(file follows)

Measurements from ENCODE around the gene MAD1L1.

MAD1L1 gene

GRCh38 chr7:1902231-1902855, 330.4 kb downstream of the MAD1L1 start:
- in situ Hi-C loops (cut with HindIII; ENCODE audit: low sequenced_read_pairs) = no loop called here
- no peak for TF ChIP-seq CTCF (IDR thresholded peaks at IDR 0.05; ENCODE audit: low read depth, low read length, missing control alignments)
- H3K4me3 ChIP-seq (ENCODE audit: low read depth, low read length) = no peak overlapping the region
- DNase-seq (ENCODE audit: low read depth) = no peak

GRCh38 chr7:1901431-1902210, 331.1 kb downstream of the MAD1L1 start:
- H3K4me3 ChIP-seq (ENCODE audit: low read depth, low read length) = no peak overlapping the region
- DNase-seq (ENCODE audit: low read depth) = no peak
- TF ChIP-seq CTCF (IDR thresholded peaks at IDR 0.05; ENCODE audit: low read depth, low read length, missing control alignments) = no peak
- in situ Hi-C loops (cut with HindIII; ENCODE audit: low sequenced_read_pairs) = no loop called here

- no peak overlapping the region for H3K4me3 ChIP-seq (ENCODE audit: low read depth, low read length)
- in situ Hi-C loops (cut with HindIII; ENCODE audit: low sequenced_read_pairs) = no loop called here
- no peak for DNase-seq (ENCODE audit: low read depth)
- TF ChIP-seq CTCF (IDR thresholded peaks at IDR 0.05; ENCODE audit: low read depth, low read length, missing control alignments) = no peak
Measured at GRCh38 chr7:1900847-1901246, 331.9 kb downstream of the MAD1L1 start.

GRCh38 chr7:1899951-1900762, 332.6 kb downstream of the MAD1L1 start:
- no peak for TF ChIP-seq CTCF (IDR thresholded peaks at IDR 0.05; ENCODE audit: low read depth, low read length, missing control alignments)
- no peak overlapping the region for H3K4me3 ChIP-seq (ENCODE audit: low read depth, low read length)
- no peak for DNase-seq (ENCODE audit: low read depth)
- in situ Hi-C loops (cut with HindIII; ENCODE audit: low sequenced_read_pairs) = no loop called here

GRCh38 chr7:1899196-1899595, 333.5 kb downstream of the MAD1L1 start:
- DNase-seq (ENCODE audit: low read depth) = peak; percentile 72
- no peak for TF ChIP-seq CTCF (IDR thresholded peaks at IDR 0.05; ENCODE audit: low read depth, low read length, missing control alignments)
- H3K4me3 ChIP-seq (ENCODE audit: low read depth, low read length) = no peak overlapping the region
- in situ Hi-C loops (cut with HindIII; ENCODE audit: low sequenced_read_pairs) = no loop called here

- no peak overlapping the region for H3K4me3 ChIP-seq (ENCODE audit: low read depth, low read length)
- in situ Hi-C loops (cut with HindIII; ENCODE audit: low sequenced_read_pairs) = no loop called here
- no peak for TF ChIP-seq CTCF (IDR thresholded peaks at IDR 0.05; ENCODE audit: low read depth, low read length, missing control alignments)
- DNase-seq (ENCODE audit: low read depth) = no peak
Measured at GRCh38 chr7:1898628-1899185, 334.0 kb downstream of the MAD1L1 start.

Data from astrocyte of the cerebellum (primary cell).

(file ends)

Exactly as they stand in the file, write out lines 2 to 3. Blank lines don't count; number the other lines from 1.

MAD1L1 gene

GRCh38 chr7:1902231-1902855, 330.4 kb downstream of the MAD1L1 start: